Sadly, the latest news about a formerly well-respected lady of one of the country’s foremost families is just such a case.

Some five years ago, Lady L. B. entered into a most appropriate betrothal with a gentleman of similar standing—she, the daughter of an earl; Lord T. H., the younger son of a duke. It proved to be a long betrothal. Five times, the wedding has been postponed. The Teatime Tattler understands that the gentleman was the initiator in each case.

When Lord T. attempted to postpone for the sixth time, Lady L. had had enough. She declared the betrothal at an end.

Thus far, the sympathies of our readers—particularly our lady readers—will perhaps be with the lady. Or perhaps not. After all, for a lady to break off a betrothal is scandalous. Not just because of the assumption made by those with prurient minds that the couple have taken advantage of the looser supervision afforded to those who are affianced, but also because, and we dare to say it, the end of a betrothal is almost always held to be the lady’s fault.

If she is the jilt, the assumption is that she is too picky, or too demanding, or too nice in her expectations. If the gentleman refuses to wed, onlookers will seek the reason in the character of the lady, and the results of such a search will not rebound to the damsel’s credit.

Lady L.’s next move might clarify questions of fault. No sooner had she given Lord T. his quittance, that she approached a well-known personage whose income derives at least as much from her matchmaking services as from her gambling hell.

Yes, dear reader, Lady L. sought to purchase a husband through Mrs. D.L.

We understand Lady L. was offered four choices and asked to select two. Offered three gentlemen who are upstanding members of London society, and one violinist who works for Mrs. D.L. in said gambling den, Lady L. rejected the two men from aristocratic families and chose the remaining gentleman and one fiddler. A fiddler who cannot, furthermore, walk without crutches. Does this suggest that the lady has low tastes.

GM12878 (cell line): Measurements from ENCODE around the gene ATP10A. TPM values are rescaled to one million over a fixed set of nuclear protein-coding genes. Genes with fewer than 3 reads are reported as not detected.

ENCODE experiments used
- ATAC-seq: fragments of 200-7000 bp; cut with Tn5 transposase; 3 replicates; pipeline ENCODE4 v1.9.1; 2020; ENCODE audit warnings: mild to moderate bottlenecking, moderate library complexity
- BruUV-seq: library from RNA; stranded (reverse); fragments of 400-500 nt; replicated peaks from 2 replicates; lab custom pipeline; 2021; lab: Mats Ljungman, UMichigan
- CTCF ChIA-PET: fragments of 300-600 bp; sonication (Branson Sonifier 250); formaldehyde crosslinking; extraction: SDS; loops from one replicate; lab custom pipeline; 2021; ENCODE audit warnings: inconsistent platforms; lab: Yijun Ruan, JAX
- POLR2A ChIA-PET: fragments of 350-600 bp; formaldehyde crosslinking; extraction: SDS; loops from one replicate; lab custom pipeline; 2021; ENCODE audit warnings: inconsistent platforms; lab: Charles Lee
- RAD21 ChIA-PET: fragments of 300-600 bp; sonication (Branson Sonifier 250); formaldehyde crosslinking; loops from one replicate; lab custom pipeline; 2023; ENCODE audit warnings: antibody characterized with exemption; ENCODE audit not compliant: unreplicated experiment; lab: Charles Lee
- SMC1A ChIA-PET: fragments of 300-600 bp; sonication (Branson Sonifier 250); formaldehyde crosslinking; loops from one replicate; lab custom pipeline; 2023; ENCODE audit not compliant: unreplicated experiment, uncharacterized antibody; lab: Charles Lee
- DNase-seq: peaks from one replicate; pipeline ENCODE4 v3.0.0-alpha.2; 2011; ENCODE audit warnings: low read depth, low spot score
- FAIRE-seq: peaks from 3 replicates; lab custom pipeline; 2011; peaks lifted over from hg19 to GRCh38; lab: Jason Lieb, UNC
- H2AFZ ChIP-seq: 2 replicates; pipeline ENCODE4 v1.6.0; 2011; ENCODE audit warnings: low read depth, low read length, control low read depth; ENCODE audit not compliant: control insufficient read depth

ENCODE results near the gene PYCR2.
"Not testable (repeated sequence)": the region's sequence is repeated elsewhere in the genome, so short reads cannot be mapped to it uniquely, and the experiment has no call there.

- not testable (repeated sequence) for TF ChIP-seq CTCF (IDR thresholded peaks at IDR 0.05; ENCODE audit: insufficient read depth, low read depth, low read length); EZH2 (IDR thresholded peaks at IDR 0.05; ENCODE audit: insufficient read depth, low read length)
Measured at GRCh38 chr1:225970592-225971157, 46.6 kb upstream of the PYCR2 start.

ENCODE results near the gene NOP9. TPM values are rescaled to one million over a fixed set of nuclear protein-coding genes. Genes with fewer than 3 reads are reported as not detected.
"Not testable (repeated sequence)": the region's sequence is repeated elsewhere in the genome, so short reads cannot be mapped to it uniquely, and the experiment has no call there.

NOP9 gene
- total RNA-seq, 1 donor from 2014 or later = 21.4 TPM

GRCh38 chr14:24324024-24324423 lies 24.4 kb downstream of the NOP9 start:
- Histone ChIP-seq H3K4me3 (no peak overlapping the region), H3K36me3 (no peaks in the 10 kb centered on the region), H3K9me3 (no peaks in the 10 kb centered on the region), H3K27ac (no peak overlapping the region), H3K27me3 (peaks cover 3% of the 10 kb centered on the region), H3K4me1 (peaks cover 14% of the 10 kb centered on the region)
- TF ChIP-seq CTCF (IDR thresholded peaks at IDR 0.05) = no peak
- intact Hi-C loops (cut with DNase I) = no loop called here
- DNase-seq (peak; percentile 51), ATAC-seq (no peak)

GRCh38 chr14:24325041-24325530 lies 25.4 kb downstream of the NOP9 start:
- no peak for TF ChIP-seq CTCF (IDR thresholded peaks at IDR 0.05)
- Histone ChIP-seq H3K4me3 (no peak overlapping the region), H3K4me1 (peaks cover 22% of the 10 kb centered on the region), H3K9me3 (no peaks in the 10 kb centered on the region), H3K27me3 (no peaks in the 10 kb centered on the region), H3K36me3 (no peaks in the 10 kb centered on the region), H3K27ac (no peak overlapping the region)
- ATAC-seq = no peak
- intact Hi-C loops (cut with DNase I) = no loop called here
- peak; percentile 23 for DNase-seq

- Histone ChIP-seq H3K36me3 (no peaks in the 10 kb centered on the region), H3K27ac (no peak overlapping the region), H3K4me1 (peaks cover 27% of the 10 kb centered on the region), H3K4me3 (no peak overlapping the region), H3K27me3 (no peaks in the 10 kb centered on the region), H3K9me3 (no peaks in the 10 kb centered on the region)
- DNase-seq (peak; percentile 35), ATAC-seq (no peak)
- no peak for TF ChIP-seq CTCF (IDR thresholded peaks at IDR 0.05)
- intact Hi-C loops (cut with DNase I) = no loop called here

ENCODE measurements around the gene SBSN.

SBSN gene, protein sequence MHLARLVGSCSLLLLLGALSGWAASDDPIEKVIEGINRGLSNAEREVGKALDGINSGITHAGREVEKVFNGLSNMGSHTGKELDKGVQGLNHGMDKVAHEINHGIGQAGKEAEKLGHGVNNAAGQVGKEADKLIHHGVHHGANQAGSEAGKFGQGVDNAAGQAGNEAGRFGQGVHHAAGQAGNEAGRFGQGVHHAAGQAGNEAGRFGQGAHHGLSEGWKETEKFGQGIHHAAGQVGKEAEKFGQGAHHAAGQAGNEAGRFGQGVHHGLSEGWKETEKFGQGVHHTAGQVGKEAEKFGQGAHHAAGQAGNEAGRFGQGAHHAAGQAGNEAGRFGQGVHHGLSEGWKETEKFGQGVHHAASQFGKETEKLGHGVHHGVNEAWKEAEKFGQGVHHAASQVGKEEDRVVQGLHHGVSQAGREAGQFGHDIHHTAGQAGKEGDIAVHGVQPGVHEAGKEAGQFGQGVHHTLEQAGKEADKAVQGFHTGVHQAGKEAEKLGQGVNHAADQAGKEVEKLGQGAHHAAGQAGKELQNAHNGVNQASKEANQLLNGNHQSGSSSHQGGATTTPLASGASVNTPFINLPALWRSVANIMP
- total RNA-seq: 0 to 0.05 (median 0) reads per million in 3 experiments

The two successful candidates will compete for the lady’s hand within the next few evenings. We wait with bated breath to discover the outcome. As, we are certain, does Lady L.

Will Lady L. be glad, in years to come, that she rejected Lord T. and gambled with her future happiness, placing it all on a long shot at a gambling den? Or will she have cause to remember the old saying, “Better the devil you know than the devil you don’t.”

Hook, Lyon and Sinker

When Lady Laureline Barker asks Mrs. Dove Lyons to find her a husband, she does not expect one of her choices to be the man she admired years ago, when she was still a schoolgirl—the man who rescued her from drowning. He is also a war hero, famed for trading his own freedom and health for the safety of others.

Laurel is committed to a contest, with the winner taking her and her dowry. Can she back out? And will he still want her if she does?

Angelico Warrington doesn’t expect Laurel to remember him. Even if she does, why should she favor him over other suitors? She is the respected sister to an earl, the only flaw on her reputation that she refused to marry a jerk who has been putting off the wedding date for five years.

Angel is a musician in a gambling den, unable to walk without crutches, and with no place in the Society to which Laurel belongs.

This apparently ill-assorted couple are a perfect match, but history must repeat itself and secrets be revealed before they can win their happy ending.


Hook, Lyon and Sinker is part of the Lyon’s Den Connected World, and also a book in Jude Knight’s A Twist Upon a Regency Tale series. It is inspired by The Little Mermaid, with the roles of hero and heroine reversed.